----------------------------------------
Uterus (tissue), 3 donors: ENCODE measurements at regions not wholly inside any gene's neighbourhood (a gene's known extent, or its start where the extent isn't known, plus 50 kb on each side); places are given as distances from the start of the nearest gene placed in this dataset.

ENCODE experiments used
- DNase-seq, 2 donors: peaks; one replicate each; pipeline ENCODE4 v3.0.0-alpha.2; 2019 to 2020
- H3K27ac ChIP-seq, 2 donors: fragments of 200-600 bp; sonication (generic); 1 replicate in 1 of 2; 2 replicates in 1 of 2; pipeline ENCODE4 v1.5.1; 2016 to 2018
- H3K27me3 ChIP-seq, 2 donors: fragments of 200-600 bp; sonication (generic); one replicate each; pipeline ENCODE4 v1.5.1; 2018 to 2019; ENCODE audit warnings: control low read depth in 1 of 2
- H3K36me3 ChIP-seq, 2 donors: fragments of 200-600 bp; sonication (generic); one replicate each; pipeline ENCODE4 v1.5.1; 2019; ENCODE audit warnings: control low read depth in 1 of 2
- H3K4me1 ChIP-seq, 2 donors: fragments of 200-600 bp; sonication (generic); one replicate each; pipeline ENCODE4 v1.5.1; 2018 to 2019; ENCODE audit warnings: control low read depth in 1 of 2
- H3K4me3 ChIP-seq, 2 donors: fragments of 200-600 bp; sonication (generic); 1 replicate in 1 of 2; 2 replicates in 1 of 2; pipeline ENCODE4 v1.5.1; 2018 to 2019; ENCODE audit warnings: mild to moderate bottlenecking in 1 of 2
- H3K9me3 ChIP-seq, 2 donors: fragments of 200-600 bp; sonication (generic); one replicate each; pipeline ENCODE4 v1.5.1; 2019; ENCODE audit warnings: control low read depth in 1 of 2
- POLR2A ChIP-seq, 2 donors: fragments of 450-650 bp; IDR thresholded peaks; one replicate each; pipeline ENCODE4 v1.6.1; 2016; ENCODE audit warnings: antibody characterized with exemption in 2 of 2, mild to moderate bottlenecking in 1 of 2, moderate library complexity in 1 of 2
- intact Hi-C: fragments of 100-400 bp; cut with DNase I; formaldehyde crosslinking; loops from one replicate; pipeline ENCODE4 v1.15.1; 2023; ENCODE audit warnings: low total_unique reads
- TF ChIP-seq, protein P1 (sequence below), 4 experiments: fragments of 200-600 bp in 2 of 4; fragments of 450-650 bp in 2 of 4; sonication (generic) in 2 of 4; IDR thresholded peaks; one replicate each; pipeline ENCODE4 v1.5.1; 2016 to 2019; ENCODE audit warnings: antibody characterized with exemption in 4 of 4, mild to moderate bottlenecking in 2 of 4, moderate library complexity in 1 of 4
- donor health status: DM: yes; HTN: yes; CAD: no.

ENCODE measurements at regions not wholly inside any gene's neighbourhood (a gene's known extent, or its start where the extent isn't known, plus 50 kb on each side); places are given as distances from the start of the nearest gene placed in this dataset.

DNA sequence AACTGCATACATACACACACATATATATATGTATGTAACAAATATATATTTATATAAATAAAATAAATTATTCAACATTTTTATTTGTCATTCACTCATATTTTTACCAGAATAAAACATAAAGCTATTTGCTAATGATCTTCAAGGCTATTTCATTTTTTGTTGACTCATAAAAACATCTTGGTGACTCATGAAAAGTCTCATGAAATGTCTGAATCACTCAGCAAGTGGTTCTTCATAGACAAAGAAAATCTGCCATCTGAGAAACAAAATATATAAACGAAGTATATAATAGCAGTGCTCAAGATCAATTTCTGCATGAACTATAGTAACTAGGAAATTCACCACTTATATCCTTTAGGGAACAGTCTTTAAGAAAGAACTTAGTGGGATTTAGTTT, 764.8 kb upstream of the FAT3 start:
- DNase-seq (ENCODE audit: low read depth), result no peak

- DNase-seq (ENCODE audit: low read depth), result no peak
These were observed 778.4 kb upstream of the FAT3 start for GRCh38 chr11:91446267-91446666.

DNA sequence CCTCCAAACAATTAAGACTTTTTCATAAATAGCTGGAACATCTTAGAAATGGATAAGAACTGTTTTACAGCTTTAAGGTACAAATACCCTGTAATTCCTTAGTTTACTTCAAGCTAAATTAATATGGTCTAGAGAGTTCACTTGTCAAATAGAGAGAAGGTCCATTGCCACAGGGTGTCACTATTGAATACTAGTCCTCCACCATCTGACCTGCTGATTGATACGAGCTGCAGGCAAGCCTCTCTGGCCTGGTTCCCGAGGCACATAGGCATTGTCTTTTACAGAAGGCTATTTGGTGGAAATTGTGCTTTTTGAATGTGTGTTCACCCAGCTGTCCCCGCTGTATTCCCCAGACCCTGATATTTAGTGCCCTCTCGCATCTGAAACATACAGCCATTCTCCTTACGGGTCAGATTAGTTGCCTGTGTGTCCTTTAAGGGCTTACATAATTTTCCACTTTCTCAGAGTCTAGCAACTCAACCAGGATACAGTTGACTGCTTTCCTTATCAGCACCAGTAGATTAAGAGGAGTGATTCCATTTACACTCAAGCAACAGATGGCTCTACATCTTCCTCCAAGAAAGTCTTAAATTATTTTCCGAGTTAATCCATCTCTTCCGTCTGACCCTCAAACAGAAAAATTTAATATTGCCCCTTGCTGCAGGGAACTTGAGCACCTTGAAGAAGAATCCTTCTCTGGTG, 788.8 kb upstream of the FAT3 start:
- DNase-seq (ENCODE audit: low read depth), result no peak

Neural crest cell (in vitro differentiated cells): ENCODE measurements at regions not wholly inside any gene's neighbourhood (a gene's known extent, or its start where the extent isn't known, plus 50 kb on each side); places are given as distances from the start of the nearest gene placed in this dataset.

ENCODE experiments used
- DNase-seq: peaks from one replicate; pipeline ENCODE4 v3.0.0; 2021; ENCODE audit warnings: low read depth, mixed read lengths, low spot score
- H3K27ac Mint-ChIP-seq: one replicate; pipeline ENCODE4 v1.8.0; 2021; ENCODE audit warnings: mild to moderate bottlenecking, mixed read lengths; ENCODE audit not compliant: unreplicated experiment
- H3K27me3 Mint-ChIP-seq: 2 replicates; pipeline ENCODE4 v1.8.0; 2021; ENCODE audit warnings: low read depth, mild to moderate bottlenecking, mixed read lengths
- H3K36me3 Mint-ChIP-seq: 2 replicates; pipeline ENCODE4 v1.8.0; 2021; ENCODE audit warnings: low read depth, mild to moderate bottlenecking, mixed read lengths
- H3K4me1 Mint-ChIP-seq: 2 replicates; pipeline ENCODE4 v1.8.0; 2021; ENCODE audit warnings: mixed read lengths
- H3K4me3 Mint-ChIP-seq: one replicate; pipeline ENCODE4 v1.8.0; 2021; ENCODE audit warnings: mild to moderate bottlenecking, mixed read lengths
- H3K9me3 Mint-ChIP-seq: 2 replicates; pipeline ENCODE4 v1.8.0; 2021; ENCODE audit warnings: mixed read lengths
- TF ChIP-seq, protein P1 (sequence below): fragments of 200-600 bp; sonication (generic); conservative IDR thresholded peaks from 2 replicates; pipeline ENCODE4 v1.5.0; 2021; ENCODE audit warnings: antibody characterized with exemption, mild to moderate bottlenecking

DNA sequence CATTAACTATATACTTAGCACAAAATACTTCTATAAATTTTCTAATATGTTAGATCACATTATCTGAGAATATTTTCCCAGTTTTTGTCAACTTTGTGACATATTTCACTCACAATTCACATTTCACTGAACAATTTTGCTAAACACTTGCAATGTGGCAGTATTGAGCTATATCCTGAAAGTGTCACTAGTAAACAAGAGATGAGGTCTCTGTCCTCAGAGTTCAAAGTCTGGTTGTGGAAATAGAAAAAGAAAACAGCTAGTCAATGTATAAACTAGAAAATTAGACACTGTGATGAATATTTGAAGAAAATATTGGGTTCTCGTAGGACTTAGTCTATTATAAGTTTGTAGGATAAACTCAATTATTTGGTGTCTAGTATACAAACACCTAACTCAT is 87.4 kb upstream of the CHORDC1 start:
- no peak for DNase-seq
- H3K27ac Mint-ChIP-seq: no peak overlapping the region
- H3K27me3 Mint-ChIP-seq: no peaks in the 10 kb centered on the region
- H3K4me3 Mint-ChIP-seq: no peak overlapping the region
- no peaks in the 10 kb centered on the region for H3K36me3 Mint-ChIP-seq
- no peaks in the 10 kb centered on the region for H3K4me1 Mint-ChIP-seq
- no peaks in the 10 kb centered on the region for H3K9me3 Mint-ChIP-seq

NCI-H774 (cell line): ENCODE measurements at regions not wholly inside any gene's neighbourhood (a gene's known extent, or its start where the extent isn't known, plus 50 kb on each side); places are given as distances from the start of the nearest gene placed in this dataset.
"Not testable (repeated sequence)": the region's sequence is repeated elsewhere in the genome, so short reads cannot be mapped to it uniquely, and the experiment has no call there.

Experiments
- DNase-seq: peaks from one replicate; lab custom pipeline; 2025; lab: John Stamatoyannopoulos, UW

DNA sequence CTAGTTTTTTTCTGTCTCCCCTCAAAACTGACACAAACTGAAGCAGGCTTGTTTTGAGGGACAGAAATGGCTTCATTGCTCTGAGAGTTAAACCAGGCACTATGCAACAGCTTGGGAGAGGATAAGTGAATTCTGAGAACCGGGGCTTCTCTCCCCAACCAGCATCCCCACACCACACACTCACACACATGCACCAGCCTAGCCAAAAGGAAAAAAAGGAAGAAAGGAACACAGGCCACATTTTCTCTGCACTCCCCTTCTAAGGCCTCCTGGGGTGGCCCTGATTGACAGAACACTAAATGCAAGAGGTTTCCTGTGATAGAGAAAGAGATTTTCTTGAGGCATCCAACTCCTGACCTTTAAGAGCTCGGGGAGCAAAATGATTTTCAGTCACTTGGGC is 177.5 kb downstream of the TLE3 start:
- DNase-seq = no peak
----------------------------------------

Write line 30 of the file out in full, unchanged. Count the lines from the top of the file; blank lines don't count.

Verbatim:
- TF ChIP-seq, protein P1 (sequence below): fragments of 200-600 bp; sonication (generic); conservative IDR thresholded peaks from 2 replicates; pipeline ENCODE4 v1.5.0; 2021; ENCODE audit warnings: antibody characterized with exemption, mild to moderate bottlenecking